What do we know about the authors of the earliest Arabic books in terms of their native origins and linguistic and cultural backgrounds? Were the majority of them Arabic-speaking Muslims from imperial capitals, or non-Arab converts or even non-Muslims? Could this information be useful in tracing the flow and formation of ideas and culture? To answer these questions computationally, one must begin with creating a corpus of texts – in this case the OpenITI – including robust metadata for the texts and their authors. In this blog, AKU-ISMC's Dr Aslisho Qurboniev discusses the question of the native origins of scholars and authors of early Islamicate society based on a sub-corpus of the OpenITI, which includes all the texts in the corpus written within the first five centuries of Islam ending at 505/1111, al-Ghazali’s death date. More generally, he hopes to show how a combination of quantitative and macro-analytic approaches can be useful for the study of premodern Arabic texts and the history of the Arabic book and its authors.
The usefulness of computer-assisted ‘distant reading’ and analysis have been convincingly argued by literary historians, more recently by Franco Moretti and Matthew L. Jockers, who in turn drew inspiration from the fields of economics, geography, and the natural sciences. Computational methods range from the study of metadata – a set of information about the books and authors in the corpus – the lowest hanging fruits, to more complex text-level analysis. These methods were also adopted and further developed within our own field of Islamic history by Maxim Romanov as exemplified in his study of al-Dhahabi’s (d. 748/1348) Taʾrikh al-Islam, and Ismaʿil Pasha al-Baghdadi’s (d. 1338/1919) Hadiyat al-ʿarifin, which offer relatively structured data on premodern authors and their output, reaching tens of thousands of entries (over 30, 000 biographies in Taʾrikh al-Islam, and 40,000 titles, for Hadiyat al-ʿarifin). Read more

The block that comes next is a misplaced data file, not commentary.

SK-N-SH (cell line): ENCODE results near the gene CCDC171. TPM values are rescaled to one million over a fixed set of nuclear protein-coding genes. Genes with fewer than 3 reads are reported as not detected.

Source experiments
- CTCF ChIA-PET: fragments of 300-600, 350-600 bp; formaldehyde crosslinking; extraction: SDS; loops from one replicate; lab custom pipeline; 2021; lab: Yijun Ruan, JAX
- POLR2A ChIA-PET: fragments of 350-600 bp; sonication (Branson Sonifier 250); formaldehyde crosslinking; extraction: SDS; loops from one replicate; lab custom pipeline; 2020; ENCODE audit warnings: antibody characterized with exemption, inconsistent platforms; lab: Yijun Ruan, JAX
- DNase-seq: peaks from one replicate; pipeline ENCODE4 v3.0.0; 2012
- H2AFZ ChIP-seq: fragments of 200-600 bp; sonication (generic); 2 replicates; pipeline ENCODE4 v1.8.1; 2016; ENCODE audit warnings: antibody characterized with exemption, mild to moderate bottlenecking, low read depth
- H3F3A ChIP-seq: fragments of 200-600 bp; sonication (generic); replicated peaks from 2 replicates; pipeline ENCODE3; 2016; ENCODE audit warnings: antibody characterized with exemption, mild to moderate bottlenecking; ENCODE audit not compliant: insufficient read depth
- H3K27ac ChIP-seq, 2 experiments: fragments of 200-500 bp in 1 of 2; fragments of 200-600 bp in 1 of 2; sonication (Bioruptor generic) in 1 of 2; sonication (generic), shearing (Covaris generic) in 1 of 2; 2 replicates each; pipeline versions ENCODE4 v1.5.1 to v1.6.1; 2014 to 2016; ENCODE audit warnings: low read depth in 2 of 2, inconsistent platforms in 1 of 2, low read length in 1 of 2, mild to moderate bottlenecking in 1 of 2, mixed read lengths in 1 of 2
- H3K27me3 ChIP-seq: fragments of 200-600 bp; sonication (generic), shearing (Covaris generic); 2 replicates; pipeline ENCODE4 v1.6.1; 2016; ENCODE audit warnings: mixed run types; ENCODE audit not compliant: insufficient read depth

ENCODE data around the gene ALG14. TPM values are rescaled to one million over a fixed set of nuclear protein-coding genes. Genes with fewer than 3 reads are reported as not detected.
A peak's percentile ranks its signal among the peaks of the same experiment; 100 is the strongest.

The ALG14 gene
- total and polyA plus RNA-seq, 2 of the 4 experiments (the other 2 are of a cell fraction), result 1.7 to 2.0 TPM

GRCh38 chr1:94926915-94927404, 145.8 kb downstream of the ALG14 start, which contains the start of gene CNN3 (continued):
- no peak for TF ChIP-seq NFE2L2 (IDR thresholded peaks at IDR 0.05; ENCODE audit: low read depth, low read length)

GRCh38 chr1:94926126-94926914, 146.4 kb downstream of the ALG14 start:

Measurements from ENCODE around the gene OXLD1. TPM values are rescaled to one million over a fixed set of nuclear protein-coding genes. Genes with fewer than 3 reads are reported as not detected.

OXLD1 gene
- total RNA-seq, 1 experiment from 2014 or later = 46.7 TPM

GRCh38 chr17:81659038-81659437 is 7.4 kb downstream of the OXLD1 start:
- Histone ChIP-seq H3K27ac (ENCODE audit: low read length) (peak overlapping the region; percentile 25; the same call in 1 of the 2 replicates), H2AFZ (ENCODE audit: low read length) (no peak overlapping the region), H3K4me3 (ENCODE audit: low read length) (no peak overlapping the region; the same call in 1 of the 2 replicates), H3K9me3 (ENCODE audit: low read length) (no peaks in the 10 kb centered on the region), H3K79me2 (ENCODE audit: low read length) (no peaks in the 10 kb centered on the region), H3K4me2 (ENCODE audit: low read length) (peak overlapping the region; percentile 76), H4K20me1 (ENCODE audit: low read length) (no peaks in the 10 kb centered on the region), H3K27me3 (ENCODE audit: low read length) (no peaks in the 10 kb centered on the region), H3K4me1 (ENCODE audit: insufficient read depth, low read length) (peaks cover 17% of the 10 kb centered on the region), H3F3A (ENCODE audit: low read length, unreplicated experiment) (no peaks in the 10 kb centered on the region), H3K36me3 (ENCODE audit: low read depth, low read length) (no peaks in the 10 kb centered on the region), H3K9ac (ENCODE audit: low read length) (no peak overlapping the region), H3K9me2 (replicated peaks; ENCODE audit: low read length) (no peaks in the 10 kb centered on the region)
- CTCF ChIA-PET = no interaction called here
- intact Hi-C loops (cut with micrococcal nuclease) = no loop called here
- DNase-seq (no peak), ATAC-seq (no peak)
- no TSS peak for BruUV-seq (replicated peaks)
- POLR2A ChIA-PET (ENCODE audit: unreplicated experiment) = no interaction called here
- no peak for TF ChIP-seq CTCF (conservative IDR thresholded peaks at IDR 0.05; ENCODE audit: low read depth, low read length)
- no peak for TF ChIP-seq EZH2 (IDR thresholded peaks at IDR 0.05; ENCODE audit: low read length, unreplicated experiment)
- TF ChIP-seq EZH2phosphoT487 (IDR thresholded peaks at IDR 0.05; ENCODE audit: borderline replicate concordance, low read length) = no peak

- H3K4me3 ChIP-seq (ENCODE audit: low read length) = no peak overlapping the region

Dr Aslisho Qurboniev
Post-Doctoral Research Fellow at KITAB (Knowledge, Information Technology, and the Arabic Book) at AKU-ISMC in London. He is primarily interested in medieval Islamicate social and intellectual history, and his PhD research at the University of Cambridge was on Fatimid Ifriqiya (909-973). Dr Qurboniev's post-doctoral research looks at the formation of the Muslim scholarly community in the Islamic West with a focus on textual networks and cultural memory.